If you find yourself making more and more frequent trips to the bathroom, it could be a sign of things to come. When your pancreas overproduces insulin, it causes your blood sugar levels to increase. And too much blood sugar makes your kidneys work even harder to process all of the sugar. When your kidneys just aren’t able to handle the load, your body expels the leftover sugar through your urine. In its rush to get rid of that sugar, though, your body also dehydrates itself. So if you find yourself waking up frequently at night just to urinate and feeling dehydrated and sapped of energy, be sure to bring it up with your physician or your functional medicine doctor.
Tied to frequent urination, you may notice that you’re thirstier than ever. Polydipsia is a condition consisting of excessive thirst and dryness of the mouth that persists regardless of how much water you drink. Should your thirst continue for days while you are passing more than five liters of urine daily, schedule a meeting with your physician.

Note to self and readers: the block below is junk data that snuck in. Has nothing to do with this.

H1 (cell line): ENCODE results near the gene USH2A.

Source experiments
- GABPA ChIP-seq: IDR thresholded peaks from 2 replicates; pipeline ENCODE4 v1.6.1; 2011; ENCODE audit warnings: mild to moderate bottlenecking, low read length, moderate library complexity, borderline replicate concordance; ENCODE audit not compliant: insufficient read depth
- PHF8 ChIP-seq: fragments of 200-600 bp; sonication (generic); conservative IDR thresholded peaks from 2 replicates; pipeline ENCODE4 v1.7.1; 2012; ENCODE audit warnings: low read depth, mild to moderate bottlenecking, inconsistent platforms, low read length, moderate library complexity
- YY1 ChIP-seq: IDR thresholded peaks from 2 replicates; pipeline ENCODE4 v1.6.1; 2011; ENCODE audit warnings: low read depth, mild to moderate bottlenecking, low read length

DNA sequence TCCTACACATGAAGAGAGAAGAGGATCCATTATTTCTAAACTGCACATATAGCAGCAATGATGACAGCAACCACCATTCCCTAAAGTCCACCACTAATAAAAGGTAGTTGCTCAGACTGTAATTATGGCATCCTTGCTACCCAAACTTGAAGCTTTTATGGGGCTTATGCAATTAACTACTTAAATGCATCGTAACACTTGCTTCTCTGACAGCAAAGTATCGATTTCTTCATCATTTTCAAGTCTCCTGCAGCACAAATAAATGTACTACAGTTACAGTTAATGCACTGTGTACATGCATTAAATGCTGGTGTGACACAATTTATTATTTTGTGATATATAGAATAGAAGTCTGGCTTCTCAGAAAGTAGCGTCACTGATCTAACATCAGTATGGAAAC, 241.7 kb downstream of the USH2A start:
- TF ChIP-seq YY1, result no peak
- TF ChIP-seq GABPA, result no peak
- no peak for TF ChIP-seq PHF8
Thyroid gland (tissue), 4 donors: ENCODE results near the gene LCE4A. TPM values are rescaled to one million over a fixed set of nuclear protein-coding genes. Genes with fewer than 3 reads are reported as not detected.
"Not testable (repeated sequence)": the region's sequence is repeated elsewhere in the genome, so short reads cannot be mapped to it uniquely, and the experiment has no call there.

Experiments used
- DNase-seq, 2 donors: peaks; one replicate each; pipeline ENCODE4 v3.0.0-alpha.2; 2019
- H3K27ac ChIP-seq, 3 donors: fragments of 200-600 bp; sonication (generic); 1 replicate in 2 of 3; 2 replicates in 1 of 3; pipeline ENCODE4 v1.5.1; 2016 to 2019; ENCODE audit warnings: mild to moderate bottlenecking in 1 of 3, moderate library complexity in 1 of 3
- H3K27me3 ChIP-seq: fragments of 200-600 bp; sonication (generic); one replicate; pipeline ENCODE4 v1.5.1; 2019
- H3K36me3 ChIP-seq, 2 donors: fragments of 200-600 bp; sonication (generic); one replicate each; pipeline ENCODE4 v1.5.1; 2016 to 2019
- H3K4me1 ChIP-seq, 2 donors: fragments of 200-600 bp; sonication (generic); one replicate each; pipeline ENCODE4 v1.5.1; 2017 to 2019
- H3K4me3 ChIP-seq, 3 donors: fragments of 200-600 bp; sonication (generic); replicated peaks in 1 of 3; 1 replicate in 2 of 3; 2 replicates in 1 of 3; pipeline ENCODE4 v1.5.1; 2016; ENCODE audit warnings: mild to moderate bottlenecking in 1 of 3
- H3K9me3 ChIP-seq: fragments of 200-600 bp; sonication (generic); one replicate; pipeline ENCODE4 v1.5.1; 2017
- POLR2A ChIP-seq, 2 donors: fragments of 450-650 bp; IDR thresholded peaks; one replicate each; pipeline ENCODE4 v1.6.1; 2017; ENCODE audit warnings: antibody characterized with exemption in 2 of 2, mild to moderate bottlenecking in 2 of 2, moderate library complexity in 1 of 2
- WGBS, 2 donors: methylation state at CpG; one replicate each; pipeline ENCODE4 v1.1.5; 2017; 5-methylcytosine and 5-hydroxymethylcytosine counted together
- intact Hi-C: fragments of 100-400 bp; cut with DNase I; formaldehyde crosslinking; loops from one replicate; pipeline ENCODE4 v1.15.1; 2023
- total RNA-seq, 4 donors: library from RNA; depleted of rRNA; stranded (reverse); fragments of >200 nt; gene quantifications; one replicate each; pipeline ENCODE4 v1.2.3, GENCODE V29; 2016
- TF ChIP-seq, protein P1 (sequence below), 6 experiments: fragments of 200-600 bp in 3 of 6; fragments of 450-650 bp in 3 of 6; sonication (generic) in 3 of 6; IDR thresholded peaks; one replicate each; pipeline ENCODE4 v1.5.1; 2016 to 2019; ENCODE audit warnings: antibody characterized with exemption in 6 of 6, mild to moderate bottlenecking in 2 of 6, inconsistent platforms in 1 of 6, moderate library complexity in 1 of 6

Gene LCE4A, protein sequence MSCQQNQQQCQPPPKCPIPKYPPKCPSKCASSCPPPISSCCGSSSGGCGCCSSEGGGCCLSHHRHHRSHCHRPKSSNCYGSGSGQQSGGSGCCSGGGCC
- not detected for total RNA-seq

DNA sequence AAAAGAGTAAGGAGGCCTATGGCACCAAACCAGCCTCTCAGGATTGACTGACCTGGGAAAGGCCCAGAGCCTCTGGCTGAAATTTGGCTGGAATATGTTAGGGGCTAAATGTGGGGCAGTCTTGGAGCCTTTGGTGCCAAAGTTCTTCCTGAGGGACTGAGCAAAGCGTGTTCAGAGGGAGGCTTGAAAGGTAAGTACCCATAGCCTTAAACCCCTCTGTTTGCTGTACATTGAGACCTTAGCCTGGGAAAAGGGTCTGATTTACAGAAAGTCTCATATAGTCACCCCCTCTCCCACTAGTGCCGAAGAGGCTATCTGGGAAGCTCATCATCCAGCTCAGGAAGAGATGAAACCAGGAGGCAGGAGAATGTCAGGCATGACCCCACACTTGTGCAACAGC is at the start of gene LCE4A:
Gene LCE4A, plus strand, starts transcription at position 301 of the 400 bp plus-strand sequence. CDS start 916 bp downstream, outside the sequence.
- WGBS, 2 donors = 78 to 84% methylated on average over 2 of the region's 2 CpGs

Sudden Weight Loss
Diabetes is linked to excess weight in the public consciousness. While it’s true that being overweight makes you more susceptible to type 2 diabetes, sudden and significant weight loss can be a sign that things are getting worse, not better. When your body is unable to use insulin effectively, it can’t transport glucose to the cells, and the glucose simply builds up in your blood. Meanwhile, your body interprets the glucose cut off as signs that you’re starving, so it goes into survival mode. All of a sudden, your body is burning fat and muscle as quickly as possible, leading to weight loss.